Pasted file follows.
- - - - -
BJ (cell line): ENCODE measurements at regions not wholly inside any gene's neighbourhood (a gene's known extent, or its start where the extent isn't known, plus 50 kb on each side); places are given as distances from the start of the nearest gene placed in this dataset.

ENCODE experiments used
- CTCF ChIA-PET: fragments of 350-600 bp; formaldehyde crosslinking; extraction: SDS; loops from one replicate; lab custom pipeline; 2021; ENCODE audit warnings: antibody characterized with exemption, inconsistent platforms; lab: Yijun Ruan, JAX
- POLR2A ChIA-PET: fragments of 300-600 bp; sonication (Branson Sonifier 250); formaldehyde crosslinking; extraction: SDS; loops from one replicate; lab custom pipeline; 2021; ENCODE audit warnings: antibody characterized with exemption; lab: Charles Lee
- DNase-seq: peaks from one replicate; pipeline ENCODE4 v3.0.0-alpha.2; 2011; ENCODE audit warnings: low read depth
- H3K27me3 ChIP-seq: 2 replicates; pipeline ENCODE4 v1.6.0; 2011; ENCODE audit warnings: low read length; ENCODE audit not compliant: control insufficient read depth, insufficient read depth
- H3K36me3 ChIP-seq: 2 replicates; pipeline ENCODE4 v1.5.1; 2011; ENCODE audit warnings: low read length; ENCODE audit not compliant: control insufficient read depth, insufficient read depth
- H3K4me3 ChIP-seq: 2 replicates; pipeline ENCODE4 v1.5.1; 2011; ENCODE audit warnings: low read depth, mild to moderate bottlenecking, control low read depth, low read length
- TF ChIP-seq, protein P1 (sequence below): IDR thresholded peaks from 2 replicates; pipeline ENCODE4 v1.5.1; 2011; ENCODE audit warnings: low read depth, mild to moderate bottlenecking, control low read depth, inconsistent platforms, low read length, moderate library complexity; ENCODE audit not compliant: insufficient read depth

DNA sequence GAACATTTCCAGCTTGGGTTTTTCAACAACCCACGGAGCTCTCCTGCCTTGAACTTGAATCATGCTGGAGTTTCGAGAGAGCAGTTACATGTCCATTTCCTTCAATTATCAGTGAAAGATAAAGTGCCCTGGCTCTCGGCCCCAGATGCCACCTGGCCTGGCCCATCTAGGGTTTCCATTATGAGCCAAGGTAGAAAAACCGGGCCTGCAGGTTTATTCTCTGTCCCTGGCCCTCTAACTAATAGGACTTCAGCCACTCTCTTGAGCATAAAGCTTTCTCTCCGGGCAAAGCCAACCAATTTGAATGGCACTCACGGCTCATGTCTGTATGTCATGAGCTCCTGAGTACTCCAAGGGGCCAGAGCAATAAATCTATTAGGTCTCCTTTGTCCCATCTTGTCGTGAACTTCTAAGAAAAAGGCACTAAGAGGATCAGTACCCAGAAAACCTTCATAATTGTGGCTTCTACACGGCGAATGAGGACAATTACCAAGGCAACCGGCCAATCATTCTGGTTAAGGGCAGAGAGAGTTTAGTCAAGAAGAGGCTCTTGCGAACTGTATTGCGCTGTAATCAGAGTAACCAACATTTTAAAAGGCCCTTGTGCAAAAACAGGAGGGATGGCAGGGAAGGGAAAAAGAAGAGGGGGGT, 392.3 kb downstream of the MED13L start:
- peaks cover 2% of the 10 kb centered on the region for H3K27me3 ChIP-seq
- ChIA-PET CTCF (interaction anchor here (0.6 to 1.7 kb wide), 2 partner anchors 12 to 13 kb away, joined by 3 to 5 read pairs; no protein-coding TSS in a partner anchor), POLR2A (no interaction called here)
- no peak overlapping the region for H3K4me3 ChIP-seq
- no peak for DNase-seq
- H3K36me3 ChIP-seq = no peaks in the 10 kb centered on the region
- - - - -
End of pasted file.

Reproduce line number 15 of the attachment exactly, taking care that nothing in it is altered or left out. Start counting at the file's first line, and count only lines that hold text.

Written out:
- H3K36me3 ChIP-seq = no peaks in the 10 kb centered on the region